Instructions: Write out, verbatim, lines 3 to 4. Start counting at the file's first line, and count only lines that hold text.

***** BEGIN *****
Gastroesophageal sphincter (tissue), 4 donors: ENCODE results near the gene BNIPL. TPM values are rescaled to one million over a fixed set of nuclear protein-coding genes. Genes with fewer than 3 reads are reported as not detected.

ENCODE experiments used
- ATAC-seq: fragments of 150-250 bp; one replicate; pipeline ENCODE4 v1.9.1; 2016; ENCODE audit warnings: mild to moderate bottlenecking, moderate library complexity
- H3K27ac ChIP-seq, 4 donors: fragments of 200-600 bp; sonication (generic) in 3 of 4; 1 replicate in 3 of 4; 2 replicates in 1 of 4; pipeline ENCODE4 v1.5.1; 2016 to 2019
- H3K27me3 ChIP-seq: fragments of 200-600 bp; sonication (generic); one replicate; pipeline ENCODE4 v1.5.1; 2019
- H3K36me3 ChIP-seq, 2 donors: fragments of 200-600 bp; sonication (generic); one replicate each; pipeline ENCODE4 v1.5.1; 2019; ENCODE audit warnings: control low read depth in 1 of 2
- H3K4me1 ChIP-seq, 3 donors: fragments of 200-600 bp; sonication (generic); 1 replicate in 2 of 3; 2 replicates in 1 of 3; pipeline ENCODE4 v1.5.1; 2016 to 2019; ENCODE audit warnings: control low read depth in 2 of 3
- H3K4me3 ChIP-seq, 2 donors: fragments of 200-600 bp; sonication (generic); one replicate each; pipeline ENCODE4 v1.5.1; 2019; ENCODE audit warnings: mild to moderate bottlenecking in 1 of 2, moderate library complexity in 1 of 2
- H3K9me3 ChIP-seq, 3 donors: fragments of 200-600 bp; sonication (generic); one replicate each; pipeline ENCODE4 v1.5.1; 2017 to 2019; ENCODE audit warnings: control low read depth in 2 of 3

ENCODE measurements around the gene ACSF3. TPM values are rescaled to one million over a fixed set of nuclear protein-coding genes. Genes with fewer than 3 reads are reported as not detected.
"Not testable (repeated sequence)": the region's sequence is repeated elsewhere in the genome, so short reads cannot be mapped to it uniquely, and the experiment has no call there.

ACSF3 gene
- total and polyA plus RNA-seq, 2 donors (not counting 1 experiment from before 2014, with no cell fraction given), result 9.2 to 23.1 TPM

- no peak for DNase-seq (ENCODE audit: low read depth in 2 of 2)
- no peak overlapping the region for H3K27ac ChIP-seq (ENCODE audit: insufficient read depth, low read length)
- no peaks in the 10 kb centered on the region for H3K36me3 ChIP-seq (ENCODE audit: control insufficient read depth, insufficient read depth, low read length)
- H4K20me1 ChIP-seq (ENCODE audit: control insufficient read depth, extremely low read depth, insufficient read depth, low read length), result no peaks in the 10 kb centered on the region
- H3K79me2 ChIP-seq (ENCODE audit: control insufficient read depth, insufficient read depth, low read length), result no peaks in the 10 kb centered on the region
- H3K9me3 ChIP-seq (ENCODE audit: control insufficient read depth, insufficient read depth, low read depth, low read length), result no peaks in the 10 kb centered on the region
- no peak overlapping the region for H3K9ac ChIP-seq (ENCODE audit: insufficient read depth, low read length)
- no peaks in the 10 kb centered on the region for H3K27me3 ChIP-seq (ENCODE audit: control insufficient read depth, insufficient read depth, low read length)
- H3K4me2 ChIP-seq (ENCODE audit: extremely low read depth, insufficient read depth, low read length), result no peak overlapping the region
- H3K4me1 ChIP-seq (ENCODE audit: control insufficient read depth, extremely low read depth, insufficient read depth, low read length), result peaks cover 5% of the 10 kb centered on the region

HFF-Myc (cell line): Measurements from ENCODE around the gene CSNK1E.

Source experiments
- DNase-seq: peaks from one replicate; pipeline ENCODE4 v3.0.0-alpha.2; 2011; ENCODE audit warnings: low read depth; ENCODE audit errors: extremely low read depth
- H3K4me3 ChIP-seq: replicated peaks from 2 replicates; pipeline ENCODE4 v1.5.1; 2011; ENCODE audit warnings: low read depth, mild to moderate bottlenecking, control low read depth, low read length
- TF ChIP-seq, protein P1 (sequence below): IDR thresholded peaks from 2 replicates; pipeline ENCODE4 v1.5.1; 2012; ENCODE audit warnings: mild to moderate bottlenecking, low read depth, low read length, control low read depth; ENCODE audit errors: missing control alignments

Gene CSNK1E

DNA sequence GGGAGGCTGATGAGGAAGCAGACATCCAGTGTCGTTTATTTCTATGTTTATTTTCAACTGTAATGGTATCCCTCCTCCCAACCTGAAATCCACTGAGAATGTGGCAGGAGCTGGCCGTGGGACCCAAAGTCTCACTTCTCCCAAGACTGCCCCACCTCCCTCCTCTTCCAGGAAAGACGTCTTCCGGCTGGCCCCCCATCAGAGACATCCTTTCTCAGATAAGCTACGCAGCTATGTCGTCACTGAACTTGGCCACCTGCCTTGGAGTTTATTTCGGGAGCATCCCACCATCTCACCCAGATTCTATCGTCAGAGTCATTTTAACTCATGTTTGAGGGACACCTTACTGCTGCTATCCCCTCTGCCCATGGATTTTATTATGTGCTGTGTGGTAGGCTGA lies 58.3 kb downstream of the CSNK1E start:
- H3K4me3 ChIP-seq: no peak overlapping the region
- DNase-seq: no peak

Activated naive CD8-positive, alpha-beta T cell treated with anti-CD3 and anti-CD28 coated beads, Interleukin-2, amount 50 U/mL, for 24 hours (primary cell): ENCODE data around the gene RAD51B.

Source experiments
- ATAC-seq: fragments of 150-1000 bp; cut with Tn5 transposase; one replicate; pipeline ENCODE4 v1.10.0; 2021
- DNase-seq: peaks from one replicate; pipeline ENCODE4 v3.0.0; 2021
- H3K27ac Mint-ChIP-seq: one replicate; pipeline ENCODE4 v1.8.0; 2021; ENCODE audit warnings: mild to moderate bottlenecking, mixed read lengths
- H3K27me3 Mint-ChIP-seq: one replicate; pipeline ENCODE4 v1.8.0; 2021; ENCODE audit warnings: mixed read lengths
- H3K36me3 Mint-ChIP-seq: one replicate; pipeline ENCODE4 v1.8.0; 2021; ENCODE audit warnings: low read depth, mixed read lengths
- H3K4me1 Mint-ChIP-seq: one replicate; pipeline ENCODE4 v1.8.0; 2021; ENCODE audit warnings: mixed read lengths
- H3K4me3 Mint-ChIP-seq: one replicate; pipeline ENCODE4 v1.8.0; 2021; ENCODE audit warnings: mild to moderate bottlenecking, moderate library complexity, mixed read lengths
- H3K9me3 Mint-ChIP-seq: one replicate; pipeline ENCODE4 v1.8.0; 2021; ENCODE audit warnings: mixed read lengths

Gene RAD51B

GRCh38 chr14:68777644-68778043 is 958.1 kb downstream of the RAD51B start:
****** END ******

- ATAC-seq: fragments of 150-250 bp; one replicate; pipeline ENCODE4 v1.9.1; 2016; ENCODE audit warnings: mild to moderate bottlenecking, moderate library complexity
- H3K27ac ChIP-seq, 4 donors: fragments of 200-600 bp; sonication (generic) in 3 of 4; 1 replicate in 3 of 4; 2 replicates in 1 of 4; pipeline ENCODE4 v1.5.1; 2016 to 2019